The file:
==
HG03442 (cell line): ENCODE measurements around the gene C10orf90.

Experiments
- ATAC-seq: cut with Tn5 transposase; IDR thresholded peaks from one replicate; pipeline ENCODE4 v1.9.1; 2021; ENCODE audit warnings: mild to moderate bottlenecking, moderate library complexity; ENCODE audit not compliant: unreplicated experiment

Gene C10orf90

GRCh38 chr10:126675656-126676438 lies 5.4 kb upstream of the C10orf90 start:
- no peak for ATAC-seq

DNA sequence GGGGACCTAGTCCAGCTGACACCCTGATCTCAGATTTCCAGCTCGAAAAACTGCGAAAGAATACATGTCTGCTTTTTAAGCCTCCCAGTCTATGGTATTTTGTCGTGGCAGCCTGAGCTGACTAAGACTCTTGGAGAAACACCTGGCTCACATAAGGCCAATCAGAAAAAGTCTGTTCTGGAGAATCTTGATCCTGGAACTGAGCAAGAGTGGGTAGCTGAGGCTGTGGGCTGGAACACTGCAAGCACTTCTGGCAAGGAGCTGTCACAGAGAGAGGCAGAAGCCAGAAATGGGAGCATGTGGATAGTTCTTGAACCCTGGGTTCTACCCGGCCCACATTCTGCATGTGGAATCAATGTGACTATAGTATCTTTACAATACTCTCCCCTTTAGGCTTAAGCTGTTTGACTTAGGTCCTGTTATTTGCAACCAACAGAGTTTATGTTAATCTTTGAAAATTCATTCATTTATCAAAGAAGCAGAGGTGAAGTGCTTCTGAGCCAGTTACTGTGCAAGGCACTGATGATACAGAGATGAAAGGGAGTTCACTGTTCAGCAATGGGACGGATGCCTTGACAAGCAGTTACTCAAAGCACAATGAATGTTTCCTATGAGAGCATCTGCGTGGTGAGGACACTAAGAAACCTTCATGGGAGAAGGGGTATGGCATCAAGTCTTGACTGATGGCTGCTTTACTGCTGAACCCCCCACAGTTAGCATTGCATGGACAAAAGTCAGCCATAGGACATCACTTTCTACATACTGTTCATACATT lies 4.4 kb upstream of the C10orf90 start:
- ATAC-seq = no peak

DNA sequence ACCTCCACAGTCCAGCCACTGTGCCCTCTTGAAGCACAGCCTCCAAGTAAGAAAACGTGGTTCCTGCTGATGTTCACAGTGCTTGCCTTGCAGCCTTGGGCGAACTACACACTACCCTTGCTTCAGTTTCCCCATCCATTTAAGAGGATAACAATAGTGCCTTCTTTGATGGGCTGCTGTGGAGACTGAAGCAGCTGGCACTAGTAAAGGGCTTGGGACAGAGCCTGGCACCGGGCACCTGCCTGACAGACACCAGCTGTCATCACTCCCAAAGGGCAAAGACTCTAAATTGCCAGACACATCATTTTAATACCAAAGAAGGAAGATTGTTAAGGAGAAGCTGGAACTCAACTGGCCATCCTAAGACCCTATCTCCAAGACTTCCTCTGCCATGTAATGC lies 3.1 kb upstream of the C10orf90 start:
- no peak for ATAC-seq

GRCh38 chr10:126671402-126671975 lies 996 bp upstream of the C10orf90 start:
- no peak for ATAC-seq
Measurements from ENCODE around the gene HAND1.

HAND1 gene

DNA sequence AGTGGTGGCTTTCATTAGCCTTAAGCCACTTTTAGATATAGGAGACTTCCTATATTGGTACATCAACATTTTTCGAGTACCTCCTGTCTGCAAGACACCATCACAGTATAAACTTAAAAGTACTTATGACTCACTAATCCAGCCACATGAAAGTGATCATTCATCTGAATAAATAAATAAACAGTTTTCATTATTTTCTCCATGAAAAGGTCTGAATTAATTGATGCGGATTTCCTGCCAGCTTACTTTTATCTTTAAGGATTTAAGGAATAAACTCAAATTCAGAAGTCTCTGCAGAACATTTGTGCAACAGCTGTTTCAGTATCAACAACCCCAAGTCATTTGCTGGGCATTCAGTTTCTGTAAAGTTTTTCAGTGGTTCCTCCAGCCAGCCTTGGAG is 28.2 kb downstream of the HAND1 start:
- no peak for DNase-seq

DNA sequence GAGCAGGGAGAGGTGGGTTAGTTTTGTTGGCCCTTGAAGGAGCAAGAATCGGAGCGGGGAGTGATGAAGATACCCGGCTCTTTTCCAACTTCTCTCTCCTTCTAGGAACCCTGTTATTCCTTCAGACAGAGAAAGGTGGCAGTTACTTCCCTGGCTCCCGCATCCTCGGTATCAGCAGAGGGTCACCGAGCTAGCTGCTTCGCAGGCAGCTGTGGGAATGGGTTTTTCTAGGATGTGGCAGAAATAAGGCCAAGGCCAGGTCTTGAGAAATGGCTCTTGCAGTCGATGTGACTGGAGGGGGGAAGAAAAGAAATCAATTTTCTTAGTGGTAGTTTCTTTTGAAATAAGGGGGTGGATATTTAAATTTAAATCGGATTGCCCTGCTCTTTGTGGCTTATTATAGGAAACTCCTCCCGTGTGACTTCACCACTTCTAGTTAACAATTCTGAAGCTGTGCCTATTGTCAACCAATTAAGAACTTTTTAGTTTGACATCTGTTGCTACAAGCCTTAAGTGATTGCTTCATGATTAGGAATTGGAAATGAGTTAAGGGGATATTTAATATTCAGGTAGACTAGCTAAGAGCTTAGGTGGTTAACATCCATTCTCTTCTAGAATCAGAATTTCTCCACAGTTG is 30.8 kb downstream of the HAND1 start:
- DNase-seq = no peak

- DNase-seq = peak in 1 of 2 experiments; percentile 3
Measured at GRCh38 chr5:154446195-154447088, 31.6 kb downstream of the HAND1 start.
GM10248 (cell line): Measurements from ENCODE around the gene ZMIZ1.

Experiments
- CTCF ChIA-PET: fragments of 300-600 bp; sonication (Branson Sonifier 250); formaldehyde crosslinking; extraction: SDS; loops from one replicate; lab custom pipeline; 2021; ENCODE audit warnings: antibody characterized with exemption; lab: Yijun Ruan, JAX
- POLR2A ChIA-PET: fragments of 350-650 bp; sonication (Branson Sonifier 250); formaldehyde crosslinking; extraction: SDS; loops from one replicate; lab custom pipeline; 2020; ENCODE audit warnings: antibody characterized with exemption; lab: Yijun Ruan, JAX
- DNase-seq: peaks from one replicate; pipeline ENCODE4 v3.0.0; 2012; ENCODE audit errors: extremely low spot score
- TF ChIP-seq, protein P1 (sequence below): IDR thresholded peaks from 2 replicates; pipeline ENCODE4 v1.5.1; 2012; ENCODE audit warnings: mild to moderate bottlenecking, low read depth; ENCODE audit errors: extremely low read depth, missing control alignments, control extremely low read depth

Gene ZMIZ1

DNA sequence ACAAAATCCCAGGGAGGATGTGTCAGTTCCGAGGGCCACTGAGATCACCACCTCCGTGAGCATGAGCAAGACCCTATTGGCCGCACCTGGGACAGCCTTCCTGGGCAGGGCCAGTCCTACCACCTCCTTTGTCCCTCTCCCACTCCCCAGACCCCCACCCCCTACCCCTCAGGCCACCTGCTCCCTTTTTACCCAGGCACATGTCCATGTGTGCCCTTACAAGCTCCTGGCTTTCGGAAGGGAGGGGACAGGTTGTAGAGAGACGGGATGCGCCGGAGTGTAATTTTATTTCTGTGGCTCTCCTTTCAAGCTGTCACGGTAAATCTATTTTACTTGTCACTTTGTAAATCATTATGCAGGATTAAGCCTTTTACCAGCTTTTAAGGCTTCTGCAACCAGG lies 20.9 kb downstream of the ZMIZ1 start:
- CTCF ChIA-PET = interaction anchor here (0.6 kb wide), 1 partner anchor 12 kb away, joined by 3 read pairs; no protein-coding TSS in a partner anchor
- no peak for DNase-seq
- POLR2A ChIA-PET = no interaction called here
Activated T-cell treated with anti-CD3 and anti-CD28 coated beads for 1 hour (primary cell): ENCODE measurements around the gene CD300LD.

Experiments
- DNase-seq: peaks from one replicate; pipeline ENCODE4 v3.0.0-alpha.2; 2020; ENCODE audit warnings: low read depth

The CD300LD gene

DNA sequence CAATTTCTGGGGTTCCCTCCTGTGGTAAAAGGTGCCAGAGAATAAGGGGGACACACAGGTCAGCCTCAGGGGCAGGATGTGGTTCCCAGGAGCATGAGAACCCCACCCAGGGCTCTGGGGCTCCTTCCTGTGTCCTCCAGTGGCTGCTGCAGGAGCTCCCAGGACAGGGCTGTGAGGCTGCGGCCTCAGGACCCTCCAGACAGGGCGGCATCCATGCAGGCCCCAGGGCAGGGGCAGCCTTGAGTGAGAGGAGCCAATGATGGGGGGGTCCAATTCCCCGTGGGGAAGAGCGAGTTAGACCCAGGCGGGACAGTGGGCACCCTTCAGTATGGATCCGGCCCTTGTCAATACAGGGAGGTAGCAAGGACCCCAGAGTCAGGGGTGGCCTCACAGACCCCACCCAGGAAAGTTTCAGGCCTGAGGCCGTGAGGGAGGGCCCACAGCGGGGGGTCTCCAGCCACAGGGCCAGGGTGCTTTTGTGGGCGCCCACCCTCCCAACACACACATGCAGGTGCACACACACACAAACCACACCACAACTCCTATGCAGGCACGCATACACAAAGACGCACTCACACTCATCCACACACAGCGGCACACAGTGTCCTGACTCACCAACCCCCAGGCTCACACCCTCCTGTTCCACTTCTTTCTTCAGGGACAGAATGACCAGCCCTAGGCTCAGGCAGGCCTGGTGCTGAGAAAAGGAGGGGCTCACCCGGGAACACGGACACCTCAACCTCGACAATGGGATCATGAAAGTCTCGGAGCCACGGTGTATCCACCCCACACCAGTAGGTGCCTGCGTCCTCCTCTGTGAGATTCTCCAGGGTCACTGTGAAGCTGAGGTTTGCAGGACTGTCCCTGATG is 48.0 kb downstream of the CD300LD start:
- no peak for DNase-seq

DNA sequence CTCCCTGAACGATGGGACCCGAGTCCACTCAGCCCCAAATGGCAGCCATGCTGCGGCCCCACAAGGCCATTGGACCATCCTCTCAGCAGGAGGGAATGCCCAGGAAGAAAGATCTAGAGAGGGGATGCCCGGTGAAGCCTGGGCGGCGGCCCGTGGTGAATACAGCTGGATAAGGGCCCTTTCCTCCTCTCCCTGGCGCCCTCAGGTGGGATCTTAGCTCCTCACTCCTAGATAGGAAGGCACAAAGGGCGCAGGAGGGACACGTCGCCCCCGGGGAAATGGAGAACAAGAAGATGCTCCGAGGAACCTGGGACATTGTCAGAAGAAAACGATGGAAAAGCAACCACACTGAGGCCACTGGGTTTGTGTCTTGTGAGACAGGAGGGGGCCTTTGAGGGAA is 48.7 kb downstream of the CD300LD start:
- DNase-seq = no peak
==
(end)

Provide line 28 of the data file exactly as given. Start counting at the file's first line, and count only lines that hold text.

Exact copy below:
DNA sequence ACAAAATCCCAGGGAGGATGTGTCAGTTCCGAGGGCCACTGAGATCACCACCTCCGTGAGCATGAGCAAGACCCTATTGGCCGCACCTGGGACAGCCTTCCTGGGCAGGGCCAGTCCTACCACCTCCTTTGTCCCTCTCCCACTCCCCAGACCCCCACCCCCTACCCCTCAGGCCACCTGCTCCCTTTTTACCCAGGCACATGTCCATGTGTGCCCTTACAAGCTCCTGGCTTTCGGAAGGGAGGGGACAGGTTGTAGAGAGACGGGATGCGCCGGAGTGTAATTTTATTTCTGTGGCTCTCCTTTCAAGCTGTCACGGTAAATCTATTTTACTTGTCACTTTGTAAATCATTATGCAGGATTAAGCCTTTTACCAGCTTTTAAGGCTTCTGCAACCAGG lies 20.9 kb downstream of the ZMIZ1 start: